Commodification and crime: a comparison of literary representations of New York and Shanghai since the 1980s
Cai, Jiaying (2012) Commodification and crime: a comparison of literary representations of New York and Shanghai since the 1980s. PhD thesis, University of Nottingham.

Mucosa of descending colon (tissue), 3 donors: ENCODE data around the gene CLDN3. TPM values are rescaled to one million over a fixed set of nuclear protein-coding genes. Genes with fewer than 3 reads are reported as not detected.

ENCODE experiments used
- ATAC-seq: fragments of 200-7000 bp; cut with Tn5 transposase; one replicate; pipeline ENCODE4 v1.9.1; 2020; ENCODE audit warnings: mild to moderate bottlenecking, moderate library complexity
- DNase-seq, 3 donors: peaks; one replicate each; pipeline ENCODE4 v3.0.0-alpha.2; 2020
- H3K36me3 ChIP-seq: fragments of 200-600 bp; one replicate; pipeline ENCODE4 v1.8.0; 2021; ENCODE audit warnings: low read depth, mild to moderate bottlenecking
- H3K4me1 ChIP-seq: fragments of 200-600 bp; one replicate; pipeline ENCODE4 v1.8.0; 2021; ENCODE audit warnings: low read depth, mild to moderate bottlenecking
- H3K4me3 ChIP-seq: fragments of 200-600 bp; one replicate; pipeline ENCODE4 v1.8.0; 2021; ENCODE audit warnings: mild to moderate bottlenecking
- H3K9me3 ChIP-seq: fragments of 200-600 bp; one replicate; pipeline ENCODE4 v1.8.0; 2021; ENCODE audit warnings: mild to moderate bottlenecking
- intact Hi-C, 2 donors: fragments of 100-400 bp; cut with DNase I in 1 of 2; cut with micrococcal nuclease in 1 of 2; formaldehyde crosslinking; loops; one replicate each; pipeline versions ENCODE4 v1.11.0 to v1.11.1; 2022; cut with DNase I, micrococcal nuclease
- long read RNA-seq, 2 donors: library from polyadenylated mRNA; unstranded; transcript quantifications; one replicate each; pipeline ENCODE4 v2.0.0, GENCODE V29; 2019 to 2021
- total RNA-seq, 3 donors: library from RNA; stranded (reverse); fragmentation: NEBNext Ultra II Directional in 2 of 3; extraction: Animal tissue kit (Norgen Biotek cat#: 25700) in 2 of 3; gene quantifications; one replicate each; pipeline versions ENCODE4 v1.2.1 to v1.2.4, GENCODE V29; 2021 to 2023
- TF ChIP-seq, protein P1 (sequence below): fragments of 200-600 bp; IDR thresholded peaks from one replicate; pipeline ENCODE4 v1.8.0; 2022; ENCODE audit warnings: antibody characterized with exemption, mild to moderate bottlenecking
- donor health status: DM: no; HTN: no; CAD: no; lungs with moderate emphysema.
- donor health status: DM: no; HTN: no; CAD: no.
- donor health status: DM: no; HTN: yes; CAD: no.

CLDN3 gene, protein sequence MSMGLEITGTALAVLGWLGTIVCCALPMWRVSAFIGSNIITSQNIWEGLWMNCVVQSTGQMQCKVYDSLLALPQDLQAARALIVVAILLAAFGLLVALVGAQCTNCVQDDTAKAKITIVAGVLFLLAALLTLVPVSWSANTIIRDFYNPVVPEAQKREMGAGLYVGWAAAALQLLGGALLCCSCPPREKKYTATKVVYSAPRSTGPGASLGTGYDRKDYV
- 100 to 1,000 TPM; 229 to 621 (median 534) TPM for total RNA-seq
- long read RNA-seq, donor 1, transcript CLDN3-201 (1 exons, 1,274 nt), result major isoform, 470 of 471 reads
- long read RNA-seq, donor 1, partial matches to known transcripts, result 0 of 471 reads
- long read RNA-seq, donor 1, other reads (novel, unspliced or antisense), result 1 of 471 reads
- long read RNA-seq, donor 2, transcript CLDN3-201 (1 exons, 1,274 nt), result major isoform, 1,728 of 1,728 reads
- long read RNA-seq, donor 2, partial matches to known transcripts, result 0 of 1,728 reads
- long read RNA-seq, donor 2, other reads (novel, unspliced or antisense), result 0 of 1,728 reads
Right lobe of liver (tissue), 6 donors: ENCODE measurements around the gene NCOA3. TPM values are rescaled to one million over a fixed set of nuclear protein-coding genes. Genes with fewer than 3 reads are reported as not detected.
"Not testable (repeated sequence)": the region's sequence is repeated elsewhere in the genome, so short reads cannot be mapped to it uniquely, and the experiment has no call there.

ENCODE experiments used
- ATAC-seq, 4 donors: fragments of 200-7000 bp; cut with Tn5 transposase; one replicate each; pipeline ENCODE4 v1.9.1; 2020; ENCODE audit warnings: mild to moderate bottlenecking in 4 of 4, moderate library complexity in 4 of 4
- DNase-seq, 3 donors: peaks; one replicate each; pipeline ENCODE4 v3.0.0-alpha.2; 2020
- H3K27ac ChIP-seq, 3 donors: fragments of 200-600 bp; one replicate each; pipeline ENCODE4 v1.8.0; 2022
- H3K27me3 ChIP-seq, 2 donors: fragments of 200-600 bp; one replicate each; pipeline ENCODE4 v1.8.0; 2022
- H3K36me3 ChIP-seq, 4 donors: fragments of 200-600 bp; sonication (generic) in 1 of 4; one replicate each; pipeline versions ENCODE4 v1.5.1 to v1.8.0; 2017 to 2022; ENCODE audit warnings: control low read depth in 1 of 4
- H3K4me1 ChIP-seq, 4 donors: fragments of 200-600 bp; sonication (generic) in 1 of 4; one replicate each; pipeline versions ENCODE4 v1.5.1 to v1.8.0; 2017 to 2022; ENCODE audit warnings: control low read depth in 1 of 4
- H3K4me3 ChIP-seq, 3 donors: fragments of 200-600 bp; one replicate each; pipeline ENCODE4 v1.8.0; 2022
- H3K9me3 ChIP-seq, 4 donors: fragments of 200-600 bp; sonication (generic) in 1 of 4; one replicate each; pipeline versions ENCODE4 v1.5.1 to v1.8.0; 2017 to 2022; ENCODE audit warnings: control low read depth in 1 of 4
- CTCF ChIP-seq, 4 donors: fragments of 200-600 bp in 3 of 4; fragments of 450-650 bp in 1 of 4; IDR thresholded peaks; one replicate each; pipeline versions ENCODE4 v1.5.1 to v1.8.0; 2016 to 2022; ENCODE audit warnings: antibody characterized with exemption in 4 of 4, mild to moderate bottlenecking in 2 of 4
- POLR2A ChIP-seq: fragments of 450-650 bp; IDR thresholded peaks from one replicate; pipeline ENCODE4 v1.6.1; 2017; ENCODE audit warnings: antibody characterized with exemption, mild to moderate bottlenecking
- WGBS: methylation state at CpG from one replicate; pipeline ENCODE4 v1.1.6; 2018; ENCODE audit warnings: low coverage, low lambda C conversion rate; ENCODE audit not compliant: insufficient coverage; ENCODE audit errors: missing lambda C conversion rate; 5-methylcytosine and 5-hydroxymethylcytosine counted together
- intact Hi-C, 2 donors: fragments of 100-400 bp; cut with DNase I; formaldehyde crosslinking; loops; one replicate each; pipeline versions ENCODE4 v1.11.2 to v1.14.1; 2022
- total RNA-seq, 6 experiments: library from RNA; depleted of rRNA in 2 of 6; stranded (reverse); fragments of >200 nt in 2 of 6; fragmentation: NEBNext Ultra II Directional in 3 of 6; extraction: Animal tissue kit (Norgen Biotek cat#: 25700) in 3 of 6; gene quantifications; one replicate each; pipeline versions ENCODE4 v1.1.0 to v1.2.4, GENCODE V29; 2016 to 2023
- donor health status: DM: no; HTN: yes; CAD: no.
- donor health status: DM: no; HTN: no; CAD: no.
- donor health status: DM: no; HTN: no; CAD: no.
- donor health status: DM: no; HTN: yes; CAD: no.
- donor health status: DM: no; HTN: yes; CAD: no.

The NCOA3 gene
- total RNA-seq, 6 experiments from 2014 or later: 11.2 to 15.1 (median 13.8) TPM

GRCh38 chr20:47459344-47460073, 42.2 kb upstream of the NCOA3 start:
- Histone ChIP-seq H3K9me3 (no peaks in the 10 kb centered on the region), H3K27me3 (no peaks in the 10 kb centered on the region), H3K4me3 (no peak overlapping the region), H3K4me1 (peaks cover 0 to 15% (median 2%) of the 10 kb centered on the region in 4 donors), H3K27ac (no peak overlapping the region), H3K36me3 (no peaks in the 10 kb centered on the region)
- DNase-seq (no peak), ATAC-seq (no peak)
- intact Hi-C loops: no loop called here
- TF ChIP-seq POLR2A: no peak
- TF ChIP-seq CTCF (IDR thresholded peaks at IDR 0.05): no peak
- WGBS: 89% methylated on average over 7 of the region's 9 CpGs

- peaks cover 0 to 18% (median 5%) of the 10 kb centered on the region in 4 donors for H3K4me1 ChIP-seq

This dissertation provides a close textual analysis of a selective number of New York and Shanghai novels published since the 1980s. It focuses on the formal and thematic features of these novels through comparative analyses of the themes of commodification and crime. Part I draws on the work of Jay McInerney, Bret Easton Ellis, Candace Bushnell, Wei Hui and Wang Anyi. It examines how commodification has become not just a feature of global fiction but how writers are drawn to a narrative of excess in their representations of it. Wei Hui's "body writing" shares the same materialistic emphasis as New York "Brat Pack" writing but in their criticism of material excess, their approaches are different. The markets in which these writers and their novels circulate also show how commodification can take control of their reception and lead to different interpretations and misinterpretations. Part II of the dissertation draws on the work of Qiu Xiaolong and Linda Fairstein. Through a close analysis of the representation of time and space, this part argues that both authors' deployment of time and space serves as a strategy to reveal the different social contexts that form the latent causes of individual crimes. By introducing a comparative analysis, this dissertation demonstrates that the shared themes of commodification and crime need to be contextualized within the two cities in order to understand the varied manifestations of the ongoing process of urbanization and its consequences for the literatures and cultures of New York and Shanghai.
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